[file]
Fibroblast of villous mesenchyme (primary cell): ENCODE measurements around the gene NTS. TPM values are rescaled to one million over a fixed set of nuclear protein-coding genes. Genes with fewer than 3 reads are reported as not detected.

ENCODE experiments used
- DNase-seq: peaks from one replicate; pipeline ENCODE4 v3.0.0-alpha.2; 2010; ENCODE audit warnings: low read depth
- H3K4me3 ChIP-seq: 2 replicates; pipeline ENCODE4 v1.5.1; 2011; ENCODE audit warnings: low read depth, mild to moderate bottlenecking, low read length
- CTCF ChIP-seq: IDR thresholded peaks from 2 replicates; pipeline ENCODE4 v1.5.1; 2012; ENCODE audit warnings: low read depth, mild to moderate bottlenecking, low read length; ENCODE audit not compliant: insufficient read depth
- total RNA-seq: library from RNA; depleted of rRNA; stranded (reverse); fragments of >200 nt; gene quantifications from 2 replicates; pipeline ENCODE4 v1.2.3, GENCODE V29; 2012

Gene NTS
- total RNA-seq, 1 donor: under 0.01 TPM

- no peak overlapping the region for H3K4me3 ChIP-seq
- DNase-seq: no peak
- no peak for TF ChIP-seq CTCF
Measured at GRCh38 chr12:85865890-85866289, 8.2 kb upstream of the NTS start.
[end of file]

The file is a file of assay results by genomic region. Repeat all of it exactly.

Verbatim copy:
Fibroblast of villous mesenchyme (primary cell): ENCODE measurements around the gene NTS. TPM values are rescaled to one million over a fixed set of nuclear protein-coding genes. Genes with fewer than 3 reads are reported as not detected.

ENCODE experiments used
- DNase-seq: peaks from one replicate; pipeline ENCODE4 v3.0.0-alpha.2; 2010; ENCODE audit warnings: low read depth
- H3K4me3 ChIP-seq: 2 replicates; pipeline ENCODE4 v1.5.1; 2011; ENCODE audit warnings: low read depth, mild to moderate bottlenecking, low read length
- CTCF ChIP-seq: IDR thresholded peaks from 2 replicates; pipeline ENCODE4 v1.5.1; 2012; ENCODE audit warnings: low read depth, mild to moderate bottlenecking, low read length; ENCODE audit not compliant: insufficient read depth
- total RNA-seq: library from RNA; depleted of rRNA; stranded (reverse); fragments of >200 nt; gene quantifications from 2 replicates; pipeline ENCODE4 v1.2.3, GENCODE V29; 2012

Gene NTS
- total RNA-seq, 1 donor: under 0.01 TPM

- no peak overlapping the region for H3K4me3 ChIP-seq
- DNase-seq: no peak
- no peak for TF ChIP-seq CTCF
Measured at GRCh38 chr12:85865890-85866289, 8.2 kb upstream of the NTS start.